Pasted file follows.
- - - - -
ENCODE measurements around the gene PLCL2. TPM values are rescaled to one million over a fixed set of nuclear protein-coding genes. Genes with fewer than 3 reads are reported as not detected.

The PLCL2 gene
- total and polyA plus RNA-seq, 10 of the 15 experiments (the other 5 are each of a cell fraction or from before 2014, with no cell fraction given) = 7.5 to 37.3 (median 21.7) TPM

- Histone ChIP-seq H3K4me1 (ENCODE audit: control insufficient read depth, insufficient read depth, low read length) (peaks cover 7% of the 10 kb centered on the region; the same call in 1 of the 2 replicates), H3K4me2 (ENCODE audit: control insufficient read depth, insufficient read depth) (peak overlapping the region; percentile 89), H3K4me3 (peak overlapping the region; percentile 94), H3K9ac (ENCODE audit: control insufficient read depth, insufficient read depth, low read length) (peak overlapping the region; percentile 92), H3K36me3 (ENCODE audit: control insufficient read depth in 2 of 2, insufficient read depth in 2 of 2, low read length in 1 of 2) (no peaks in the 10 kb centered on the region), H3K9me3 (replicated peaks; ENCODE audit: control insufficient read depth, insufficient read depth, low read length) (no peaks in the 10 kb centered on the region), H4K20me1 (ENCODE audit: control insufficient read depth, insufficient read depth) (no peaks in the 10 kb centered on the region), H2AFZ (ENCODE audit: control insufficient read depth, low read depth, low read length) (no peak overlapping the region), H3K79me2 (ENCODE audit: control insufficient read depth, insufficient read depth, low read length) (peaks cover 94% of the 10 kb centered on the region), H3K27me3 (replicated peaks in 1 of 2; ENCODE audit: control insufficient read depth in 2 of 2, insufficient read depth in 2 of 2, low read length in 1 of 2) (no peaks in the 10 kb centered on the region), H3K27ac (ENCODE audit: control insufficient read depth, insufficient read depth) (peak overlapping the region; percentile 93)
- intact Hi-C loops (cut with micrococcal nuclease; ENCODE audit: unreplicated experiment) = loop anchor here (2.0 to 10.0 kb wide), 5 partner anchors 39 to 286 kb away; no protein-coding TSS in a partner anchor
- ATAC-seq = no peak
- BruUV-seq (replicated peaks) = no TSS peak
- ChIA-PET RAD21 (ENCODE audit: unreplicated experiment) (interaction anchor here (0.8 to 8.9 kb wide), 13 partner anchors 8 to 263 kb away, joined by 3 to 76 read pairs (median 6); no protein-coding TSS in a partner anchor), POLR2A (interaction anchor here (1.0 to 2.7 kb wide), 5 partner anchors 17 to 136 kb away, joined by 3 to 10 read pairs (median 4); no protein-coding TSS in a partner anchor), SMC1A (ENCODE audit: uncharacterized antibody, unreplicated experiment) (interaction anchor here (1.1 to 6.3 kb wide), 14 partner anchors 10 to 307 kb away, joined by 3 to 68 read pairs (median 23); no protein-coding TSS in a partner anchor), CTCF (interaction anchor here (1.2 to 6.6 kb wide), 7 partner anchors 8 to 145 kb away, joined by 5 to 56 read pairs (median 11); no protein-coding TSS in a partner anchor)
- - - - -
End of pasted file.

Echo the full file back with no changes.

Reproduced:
ENCODE measurements around the gene PLCL2. TPM values are rescaled to one million over a fixed set of nuclear protein-coding genes. Genes with fewer than 3 reads are reported as not detected.

The PLCL2 gene
- total and polyA plus RNA-seq, 10 of the 15 experiments (the other 5 are each of a cell fraction or from before 2014, with no cell fraction given) = 7.5 to 37.3 (median 21.7) TPM

- Histone ChIP-seq H3K4me1 (ENCODE audit: control insufficient read depth, insufficient read depth, low read length) (peaks cover 7% of the 10 kb centered on the region; the same call in 1 of the 2 replicates), H3K4me2 (ENCODE audit: control insufficient read depth, insufficient read depth) (peak overlapping the region; percentile 89), H3K4me3 (peak overlapping the region; percentile 94), H3K9ac (ENCODE audit: control insufficient read depth, insufficient read depth, low read length) (peak overlapping the region; percentile 92), H3K36me3 (ENCODE audit: control insufficient read depth in 2 of 2, insufficient read depth in 2 of 2, low read length in 1 of 2) (no peaks in the 10 kb centered on the region), H3K9me3 (replicated peaks; ENCODE audit: control insufficient read depth, insufficient read depth, low read length) (no peaks in the 10 kb centered on the region), H4K20me1 (ENCODE audit: control insufficient read depth, insufficient read depth) (no peaks in the 10 kb centered on the region), H2AFZ (ENCODE audit: control insufficient read depth, low read depth, low read length) (no peak overlapping the region), H3K79me2 (ENCODE audit: control insufficient read depth, insufficient read depth, low read length) (peaks cover 94% of the 10 kb centered on the region), H3K27me3 (replicated peaks in 1 of 2; ENCODE audit: control insufficient read depth in 2 of 2, insufficient read depth in 2 of 2, low read length in 1 of 2) (no peaks in the 10 kb centered on the region), H3K27ac (ENCODE audit: control insufficient read depth, insufficient read depth) (peak overlapping the region; percentile 93)
- intact Hi-C loops (cut with micrococcal nuclease; ENCODE audit: unreplicated experiment) = loop anchor here (2.0 to 10.0 kb wide), 5 partner anchors 39 to 286 kb away; no protein-coding TSS in a partner anchor
- ATAC-seq = no peak
- BruUV-seq (replicated peaks) = no TSS peak
- ChIA-PET RAD21 (ENCODE audit: unreplicated experiment) (interaction anchor here (0.8 to 8.9 kb wide), 13 partner anchors 8 to 263 kb away, joined by 3 to 76 read pairs (median 6); no protein-coding TSS in a partner anchor), POLR2A (interaction anchor here (1.0 to 2.7 kb wide), 5 partner anchors 17 to 136 kb away, joined by 3 to 10 read pairs (median 4); no protein-coding TSS in a partner anchor), SMC1A (ENCODE audit: uncharacterized antibody, unreplicated experiment) (interaction anchor here (1.1 to 6.3 kb wide), 14 partner anchors 10 to 307 kb away, joined by 3 to 68 read pairs (median 23); no protein-coding TSS in a partner anchor), CTCF (interaction anchor here (1.2 to 6.6 kb wide), 7 partner anchors 8 to 145 kb away, joined by 5 to 56 read pairs (median 11); no protein-coding TSS in a partner anchor)